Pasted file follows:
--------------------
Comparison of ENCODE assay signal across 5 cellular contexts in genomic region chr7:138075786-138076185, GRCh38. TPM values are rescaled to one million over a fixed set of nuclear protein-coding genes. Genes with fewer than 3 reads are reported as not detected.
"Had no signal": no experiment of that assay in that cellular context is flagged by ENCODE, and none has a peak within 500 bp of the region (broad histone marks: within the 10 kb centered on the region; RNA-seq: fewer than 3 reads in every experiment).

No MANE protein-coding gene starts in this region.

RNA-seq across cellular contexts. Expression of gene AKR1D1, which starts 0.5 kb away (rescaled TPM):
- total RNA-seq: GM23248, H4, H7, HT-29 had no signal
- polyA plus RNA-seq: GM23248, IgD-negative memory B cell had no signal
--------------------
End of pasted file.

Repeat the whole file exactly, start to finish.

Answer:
Comparison of ENCODE assay signal across 5 cellular contexts in genomic region chr7:138075786-138076185, GRCh38. TPM values are rescaled to one million over a fixed set of nuclear protein-coding genes. Genes with fewer than 3 reads are reported as not detected.
"Had no signal": no experiment of that assay in that cellular context is flagged by ENCODE, and none has a peak within 500 bp of the region (broad histone marks: within the 10 kb centered on the region; RNA-seq: fewer than 3 reads in every experiment).

No MANE protein-coding gene starts in this region.

RNA-seq across cellular contexts. Expression of gene AKR1D1, which starts 0.5 kb away (rescaled TPM):
- total RNA-seq: GM23248, H4, H7, HT-29 had no signal
- polyA plus RNA-seq: GM23248, IgD-negative memory B cell had no signal